Many Motives for Countless Cookbooks (Angel in the Kitchen)

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Like many people, we’re passionate about food. Yeah, that’s a euphemistic way of saying, “We love to eat!” — but our passion isn’t just prompted by our stomachs. We’re two information junkies. We’re also certified (certifiable?) bibliophiles, with a house filled with thousands of books on hundreds of subjects. Among our many books is an extensive and fascinating collection of publications surveying the history of food, dining, table customs, and related topics. And copious  cookbooks — including a few just too weird not to be wonderful, such as Cooking Out of this World, which collects recipes by famous science fiction writers. But our library of cookbooks is actually rather small compared to the collections of other, more fanatical aficionados.

People buy and collect cookbooks for a variety of reasons. (1) Some people actually want the recipes. We can appreciate this. Cookbooks offer a window on other cultures, and a door to trying other cuisines. These collectors, like us, probably love to cook and try new things. We previously mentioned the similarities between cookbooks and the Word of God, and the same reasoning applies to The Bible. The Holy Scriptures are filled with “recipes” for hope, peace, joy and security — basically everything we need for abundant life. The Bible also affords a window on another, spiritual, lifestyle. It’s essentially our door to eternal life.

(2) Some people buy cookbooks that tie into a special interest they share. There are historical cookbooks for history buffs, such as Lobscouse and Spotted Dog (recipes for foods served in Nelson’s Navy circa 1812); cookbooks that transport readers to other lands such as Thailand or the Mediterranean; cookbooks that connect to interesting subcultures or ethnic groups, such as Taste of Tremé: Creole, Cajun, and Soul Food from New Orleans’ Famous Neighborhood. Similarly, historians have read the Word of God to learn about Biblical times. And if anyone is interested in God’s spiritual subculture or the “ethnic” group we call the People of Faith, then look no further than the Bible.

(3) Sometimes readers are simply interested in the person who “wrote” the cookbook, assuming that person actually did. We discussed celebrities who’ve penned cookbooks. Oprah and Dr. Phil are two more we can add to an interminable list of “authors”! Finding out their favorite foods  helps us to better know the celebrities whose lives we follow. God wrote the Bible. True, He used a “ghostwriter” — the Holy Ghost, also called the Holy Spirit, who works through people and “guides us into all truths.” (John 14:17) Want a “celebrity cookbook”? God is greater than the most talented actor starring in the biggest budget Hollywood action movie: not only does God perform all His own stunts, but His “special effects” are real and not computer generated!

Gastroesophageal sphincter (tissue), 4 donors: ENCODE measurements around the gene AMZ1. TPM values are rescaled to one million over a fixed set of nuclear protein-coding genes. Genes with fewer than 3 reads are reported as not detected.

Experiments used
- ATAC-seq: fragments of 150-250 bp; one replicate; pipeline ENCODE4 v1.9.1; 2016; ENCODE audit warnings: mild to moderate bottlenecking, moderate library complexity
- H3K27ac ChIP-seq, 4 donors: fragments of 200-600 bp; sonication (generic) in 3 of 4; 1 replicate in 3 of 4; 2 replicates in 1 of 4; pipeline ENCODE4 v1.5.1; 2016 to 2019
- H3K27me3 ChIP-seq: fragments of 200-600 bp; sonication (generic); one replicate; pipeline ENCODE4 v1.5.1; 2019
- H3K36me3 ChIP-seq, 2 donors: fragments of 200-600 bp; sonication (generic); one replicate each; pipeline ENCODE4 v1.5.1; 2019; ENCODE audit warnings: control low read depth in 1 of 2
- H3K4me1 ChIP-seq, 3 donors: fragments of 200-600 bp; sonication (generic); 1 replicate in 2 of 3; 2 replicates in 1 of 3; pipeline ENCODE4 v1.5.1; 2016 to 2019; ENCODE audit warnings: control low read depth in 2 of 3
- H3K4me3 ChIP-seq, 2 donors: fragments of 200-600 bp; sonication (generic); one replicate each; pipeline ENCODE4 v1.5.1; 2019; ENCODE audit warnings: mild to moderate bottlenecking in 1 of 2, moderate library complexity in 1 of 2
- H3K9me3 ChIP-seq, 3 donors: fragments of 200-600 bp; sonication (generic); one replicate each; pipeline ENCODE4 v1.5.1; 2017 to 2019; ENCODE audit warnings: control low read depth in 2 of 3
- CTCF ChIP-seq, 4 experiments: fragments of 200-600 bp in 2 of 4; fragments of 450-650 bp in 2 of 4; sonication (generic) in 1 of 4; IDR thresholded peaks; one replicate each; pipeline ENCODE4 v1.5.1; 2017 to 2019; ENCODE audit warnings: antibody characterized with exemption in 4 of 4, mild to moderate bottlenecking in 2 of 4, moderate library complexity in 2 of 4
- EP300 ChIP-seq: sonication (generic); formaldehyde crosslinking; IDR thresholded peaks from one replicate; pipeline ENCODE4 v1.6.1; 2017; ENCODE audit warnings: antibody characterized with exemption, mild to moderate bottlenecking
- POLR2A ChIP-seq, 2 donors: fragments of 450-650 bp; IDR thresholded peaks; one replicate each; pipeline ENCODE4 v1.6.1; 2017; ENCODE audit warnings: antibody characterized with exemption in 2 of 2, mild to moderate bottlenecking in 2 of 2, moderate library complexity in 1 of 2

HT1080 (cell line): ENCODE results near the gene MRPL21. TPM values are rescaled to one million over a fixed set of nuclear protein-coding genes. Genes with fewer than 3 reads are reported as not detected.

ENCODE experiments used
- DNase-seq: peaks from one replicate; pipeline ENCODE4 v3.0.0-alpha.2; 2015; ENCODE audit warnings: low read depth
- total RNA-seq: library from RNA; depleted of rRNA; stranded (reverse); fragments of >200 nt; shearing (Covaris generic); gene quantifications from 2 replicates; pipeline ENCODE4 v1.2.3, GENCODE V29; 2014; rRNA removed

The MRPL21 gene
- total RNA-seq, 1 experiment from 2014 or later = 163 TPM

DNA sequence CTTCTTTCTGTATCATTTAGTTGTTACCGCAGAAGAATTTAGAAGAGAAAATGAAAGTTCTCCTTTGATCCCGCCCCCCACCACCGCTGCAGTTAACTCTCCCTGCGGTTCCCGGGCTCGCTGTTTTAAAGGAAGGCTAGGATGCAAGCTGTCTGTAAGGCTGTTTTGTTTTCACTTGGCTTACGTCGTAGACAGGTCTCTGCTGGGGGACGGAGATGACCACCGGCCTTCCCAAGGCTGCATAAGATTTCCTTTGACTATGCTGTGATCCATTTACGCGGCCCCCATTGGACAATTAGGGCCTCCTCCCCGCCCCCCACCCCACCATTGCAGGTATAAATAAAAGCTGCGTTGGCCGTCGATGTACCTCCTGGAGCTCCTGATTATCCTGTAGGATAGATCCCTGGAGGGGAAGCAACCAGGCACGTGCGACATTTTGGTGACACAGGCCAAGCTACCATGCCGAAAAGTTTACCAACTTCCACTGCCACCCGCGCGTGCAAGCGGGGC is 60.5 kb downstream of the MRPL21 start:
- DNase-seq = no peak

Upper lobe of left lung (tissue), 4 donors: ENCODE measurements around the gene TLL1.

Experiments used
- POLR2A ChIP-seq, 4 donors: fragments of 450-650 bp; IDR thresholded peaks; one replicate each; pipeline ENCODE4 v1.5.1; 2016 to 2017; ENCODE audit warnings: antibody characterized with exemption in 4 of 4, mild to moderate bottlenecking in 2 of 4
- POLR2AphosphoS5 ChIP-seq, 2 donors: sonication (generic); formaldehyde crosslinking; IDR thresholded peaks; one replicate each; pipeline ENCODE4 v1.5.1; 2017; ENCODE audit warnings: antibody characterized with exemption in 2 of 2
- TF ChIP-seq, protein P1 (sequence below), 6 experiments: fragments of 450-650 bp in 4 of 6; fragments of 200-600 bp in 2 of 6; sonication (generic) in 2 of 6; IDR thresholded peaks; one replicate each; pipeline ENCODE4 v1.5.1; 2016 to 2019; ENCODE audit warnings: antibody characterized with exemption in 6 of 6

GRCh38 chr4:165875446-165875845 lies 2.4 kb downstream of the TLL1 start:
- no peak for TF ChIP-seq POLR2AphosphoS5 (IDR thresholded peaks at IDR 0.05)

(4) People also buy cookbooks because they’ve seen the author on television. Here, the idea is that if we like Emeril’s or Rachael Ray’s cooking shows, we’ll also like their books. If you get inspired watching Joel Osteen or the 700 Club, you’ll want to grab the “tie-in” book: The Bible.

(5) Cookbooks make nice gifts for any occasion, especially when you’re not sure what else to give the person. And since everyone needs the Word of God, The Bible is the ultimate no-brainer gift!

(6) Some people are simply into collecting, and cookbooks seem to be popular — even for those who don’t cook. These collectors proudly display their cookbooks on the shelf, sometimes for status — like trophies gathering dust. People often treat the Bible the same way. It languishes on a coffee-table, unread, and hence does the “collector” no good. Every house, hotel room, and waiting room should have a Bible, but it should never be reduced to the status of a “decoration”; it’s not designed to impress visitors with one’s “spirituality” — it’s designed to help us live Spirit-filled lives.

Some people are “fans” of Jesus Christ, and they’ve bought His “cookbook.” But they’re not necessarily followers of Jesus: people who read His Word, are transformed by it, and then seek to do His Father’s will. Religious people carry their Bibles to church. People of Faith read it daily.

The Bible is translated into every known language and read by every people group. It’s available on CD and DVD, and has been the source material for many movies and TV shows. It’s God’s love letter to His people — ALL the people of earth regardless of ethnicity or nationality. One BOOK for one RACE — the human race.

“Jesus answered, It is written: ‘Man shall not live on bread alone, but on every word that comes from the mouth of God.'” (Matthew 4:4 NIV; also Deuteronomy 8:3) “How sweet your words taste to me; they are sweeter than honey. Your commandments give me understanding…. Your word is … a light for my path.” (Psalm 119:103-105 NLT)

“Let the word of Christ dwell in you richly, teaching and admonishing … in all wisdom….” (Colossians 3:16 ESV) “Jesus said … ‘If you abide in my word, you are truly my disciples….'” (John 8:31 ESV)

“Woof woof!” Translation: “I’m baking some dog biscuits.”
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